India is considering purchasing multi-mission Predator Guardian unnamed patrol aircraft from U.S. defense contractor General Atomics, the Times of India has revealed.
New Delhi has expressed its desire to procure the U.S.-made unmanned aerial vehicles in a letter of request dispatched to the United States last week to officially begin the Foreign Military Sales (FMS) process, according to unnamed sources.
The Indian military has previously expressed interest in the Predator Guardian UAV but allegedly was rebuffed by the United States since India was not a member of the Missile Technology Control Regime (MTCR), and also did not have the status of Major Defense Partner.Enjoying this article? Click here to subscribe for full access. Just $5 a month.
Now the situation has changed. As The Diplomat reported India became a member of MTRC in June 2016 and it was also granted Major Defense Partner status in the same month. Indian Prime Minister Narendra Modi allegedly raised the subject of drone purchases with U.S. President Barack Obama during an official state visit to the United States in June 2016.
“The United States will continue to work toward facilitating technology sharing with India to a level commensurate with that of its closest allies and partners,” a joint statement issued by Modi and Obama read. “The leaders reached an understanding under which India would receive license-free access to a wide range of dual-use technologies in conjunction with steps that India has committed to take to advance its export control objectives.”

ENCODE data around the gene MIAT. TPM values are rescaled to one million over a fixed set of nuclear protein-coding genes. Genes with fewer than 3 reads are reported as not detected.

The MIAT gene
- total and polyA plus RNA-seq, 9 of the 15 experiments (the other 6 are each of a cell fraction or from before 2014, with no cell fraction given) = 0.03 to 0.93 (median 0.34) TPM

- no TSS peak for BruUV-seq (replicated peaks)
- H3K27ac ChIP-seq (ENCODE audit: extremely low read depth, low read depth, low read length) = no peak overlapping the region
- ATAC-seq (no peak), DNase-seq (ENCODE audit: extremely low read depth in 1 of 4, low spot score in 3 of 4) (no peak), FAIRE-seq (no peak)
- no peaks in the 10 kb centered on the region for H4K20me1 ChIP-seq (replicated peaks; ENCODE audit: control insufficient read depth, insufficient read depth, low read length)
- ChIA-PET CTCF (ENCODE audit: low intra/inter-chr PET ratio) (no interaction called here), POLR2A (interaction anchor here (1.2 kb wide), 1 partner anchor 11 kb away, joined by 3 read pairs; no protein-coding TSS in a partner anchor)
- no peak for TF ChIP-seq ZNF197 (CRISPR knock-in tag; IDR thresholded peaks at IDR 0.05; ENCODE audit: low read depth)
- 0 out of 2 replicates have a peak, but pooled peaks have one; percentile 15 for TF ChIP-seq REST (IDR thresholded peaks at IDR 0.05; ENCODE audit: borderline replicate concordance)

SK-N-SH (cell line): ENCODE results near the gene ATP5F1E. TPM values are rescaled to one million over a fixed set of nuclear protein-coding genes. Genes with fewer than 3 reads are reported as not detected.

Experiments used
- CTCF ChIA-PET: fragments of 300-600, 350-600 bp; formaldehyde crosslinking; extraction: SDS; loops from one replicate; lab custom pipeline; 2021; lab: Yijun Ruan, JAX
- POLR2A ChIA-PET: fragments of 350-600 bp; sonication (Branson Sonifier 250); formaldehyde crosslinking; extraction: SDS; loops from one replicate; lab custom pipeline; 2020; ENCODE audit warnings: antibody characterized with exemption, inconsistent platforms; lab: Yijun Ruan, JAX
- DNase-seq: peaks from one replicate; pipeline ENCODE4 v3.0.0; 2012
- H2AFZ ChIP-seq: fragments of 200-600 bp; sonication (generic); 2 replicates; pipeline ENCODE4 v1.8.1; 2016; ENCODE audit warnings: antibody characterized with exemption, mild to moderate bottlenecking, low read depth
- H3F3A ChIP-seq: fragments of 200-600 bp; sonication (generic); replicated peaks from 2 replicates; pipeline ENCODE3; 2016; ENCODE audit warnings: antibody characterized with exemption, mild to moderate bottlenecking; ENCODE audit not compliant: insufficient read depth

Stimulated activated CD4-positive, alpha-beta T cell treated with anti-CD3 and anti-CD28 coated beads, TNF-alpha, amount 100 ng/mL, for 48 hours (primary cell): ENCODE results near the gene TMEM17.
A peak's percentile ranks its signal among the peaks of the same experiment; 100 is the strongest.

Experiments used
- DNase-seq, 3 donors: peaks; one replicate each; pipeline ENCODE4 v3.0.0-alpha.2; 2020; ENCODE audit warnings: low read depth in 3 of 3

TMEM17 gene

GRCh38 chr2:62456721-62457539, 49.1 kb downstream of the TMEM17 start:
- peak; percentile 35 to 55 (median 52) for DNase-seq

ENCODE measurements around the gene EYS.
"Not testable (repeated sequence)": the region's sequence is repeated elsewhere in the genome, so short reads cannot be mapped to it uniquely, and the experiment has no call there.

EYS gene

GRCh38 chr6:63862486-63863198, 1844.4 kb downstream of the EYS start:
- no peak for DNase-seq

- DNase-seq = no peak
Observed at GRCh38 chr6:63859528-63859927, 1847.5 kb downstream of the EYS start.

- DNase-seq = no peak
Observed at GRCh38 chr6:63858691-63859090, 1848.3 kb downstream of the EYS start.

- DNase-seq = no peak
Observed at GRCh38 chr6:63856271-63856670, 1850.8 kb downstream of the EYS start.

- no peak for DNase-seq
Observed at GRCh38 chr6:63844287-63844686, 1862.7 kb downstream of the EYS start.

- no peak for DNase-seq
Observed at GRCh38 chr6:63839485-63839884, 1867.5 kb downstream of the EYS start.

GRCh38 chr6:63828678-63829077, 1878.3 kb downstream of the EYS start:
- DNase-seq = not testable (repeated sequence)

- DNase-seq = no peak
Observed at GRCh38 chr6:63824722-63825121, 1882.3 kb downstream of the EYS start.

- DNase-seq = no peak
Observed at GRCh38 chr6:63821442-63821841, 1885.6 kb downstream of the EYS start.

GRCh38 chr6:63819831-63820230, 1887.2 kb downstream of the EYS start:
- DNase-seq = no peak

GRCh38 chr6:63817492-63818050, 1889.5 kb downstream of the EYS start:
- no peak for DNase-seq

The joint statement also underlined both countries commitment to cooperate on maritime security issues. With the new UAVs, India seeks to protect its maritime assets, in particular in the Indian Ocean, and detect intrusions on a real-time basis. Next to the threat of terrorism emerging from the maritime domain, India has been in particular concerned about the growing Chinese naval presence in the Indian Ocean.
As I reported previously, India has repeatedly deployed its most advanced maritime patrol/anti-submarine warfare aircraft, the P-8I Neptune, on maritime patrol missions. It has also dispatched UAVs, including (Israeli) Searcher MK II drones, to the Andaman and Nicobar Islands, located in the Indian Ocean, for example.
According to General Atomics, the Predator Guardian UAV, a variant of the Predator B, is capable of performing wide-area, long-endurance maritime Intelligence, Surveillance and Reconnaissance (ISR) missions. It can stay in the air for up to 27 hours and can fly at maximum altitude of 50,000 feet (15240 meters).
“Twice as fast as Predator, the aircraft carries 500 percent more payload and has nine times the horsepower. It provides a long-endurance, persistent surveillance/strike capability for the war fighter,” the General Atomics company website notes.
A U.S. letter of acceptance in response to India’s letter of request is allegedly in the making. As of now, it is not known how many drones India intends to purchase. In November 2015, India has also expressed interest in procuring armed Predator Avenger UAVs. Overall, India intents to purchase over 250 new UAVs in the years ahead, according to industry sources. Between 1985 and 2014, India was the top importer of drones worldwide.